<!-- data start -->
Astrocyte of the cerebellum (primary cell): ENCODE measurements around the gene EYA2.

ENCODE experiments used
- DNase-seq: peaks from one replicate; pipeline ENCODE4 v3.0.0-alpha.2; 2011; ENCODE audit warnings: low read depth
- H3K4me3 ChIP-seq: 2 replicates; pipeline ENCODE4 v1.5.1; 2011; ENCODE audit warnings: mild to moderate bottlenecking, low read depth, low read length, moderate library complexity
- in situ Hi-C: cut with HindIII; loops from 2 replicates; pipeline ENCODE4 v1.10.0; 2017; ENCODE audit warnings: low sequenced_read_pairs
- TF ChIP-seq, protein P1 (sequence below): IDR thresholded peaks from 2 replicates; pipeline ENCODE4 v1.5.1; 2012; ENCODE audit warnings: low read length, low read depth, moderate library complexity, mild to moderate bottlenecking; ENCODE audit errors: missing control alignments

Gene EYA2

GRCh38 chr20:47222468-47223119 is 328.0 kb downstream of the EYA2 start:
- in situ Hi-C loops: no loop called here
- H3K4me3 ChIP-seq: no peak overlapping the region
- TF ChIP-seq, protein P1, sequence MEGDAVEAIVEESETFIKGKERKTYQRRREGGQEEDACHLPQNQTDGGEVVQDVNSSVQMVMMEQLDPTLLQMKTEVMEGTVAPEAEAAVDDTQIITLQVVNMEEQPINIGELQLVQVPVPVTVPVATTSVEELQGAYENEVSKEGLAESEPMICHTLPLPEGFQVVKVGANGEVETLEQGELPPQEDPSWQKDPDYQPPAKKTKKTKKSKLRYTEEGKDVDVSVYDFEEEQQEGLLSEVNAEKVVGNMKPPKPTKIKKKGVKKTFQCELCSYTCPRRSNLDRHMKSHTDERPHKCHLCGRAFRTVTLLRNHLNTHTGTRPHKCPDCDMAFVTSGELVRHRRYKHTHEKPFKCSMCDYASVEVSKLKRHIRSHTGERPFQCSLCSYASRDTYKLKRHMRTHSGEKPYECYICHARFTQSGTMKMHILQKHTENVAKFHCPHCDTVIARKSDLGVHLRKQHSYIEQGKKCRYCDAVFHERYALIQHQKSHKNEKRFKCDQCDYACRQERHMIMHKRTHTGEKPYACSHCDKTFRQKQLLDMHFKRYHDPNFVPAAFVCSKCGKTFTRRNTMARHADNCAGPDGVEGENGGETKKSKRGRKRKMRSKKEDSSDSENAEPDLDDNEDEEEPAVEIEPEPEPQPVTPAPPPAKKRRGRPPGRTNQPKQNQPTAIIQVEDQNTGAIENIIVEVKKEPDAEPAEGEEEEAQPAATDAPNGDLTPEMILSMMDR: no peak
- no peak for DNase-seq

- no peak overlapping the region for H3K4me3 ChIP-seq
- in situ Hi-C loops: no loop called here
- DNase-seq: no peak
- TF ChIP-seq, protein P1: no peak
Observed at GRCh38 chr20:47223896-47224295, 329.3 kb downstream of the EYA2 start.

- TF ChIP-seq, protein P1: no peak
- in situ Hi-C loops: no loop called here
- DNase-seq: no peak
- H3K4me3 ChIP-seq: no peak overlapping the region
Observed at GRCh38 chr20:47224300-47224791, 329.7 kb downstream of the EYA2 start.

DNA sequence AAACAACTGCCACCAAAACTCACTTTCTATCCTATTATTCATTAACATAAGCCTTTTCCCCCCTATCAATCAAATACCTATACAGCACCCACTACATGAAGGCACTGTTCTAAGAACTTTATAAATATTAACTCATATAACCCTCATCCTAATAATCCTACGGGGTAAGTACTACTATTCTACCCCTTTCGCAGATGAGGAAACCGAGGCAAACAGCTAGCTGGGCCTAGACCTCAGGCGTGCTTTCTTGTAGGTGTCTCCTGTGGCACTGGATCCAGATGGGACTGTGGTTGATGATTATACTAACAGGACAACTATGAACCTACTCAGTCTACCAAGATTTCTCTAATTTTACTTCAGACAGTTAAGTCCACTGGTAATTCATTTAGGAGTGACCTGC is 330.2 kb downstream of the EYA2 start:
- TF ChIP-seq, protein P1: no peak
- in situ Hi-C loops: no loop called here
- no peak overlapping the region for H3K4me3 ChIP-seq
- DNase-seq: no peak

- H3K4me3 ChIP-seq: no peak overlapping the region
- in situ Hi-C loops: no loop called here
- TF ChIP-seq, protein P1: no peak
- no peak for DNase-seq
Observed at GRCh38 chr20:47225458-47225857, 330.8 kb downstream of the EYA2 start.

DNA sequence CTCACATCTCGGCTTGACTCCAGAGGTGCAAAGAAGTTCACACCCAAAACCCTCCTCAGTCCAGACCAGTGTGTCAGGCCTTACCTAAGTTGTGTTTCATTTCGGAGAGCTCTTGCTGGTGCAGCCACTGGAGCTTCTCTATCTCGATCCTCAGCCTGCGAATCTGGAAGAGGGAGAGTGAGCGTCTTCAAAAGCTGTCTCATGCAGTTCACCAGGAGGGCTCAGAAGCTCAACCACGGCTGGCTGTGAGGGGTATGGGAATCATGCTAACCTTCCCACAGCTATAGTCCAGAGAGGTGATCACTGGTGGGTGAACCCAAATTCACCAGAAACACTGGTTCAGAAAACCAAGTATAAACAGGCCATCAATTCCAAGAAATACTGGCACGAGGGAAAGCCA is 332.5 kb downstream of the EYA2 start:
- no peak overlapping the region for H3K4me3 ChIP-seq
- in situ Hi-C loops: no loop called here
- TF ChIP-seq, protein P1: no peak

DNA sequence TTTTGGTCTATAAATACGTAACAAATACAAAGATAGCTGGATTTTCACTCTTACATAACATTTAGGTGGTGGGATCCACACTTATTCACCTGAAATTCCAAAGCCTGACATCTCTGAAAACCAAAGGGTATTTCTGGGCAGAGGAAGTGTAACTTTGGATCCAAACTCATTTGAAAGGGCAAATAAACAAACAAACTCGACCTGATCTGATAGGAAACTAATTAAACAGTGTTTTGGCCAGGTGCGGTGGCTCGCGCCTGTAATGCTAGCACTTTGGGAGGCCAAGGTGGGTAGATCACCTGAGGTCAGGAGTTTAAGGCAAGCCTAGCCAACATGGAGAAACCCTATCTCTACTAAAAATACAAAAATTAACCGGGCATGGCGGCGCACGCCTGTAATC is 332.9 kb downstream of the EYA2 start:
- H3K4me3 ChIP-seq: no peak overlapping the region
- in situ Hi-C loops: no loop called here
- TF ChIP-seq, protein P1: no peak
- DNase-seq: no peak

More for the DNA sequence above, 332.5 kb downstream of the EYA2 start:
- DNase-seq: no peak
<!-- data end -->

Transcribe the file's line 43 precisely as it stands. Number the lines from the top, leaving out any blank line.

- DNase-seq: no peak